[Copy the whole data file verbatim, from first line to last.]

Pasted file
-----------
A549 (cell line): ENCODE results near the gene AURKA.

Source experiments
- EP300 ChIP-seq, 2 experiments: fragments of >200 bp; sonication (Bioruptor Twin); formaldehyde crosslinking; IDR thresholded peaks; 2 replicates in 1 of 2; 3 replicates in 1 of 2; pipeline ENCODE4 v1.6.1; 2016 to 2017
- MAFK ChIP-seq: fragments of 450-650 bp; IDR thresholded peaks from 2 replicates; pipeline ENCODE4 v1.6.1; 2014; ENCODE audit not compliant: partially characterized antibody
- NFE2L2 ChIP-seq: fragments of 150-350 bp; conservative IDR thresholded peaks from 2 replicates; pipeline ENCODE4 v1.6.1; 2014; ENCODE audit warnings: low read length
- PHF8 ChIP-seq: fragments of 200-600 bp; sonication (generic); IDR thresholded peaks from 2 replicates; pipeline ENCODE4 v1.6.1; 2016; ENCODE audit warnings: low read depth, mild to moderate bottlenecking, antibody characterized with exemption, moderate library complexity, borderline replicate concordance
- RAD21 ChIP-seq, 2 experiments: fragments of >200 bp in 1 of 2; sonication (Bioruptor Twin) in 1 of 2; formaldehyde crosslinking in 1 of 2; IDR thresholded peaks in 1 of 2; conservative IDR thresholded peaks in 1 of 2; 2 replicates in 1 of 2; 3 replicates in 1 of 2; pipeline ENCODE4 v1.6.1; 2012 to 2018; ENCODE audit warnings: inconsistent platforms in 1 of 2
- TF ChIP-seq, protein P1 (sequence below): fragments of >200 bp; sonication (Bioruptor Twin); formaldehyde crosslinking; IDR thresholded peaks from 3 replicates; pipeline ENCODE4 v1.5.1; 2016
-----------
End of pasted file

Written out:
A549 (cell line): ENCODE results near the gene AURKA.

Source experiments
- EP300 ChIP-seq, 2 experiments: fragments of >200 bp; sonication (Bioruptor Twin); formaldehyde crosslinking; IDR thresholded peaks; 2 replicates in 1 of 2; 3 replicates in 1 of 2; pipeline ENCODE4 v1.6.1; 2016 to 2017
- MAFK ChIP-seq: fragments of 450-650 bp; IDR thresholded peaks from 2 replicates; pipeline ENCODE4 v1.6.1; 2014; ENCODE audit not compliant: partially characterized antibody
- NFE2L2 ChIP-seq: fragments of 150-350 bp; conservative IDR thresholded peaks from 2 replicates; pipeline ENCODE4 v1.6.1; 2014; ENCODE audit warnings: low read length
- PHF8 ChIP-seq: fragments of 200-600 bp; sonication (generic); IDR thresholded peaks from 2 replicates; pipeline ENCODE4 v1.6.1; 2016; ENCODE audit warnings: low read depth, mild to moderate bottlenecking, antibody characterized with exemption, moderate library complexity, borderline replicate concordance
- RAD21 ChIP-seq, 2 experiments: fragments of >200 bp in 1 of 2; sonication (Bioruptor Twin) in 1 of 2; formaldehyde crosslinking in 1 of 2; IDR thresholded peaks in 1 of 2; conservative IDR thresholded peaks in 1 of 2; 2 replicates in 1 of 2; 3 replicates in 1 of 2; pipeline ENCODE4 v1.6.1; 2012 to 2018; ENCODE audit warnings: inconsistent platforms in 1 of 2
- TF ChIP-seq, protein P1 (sequence below): fragments of >200 bp; sonication (Bioruptor Twin); formaldehyde crosslinking; IDR thresholded peaks from 3 replicates; pipeline ENCODE4 v1.5.1; 2016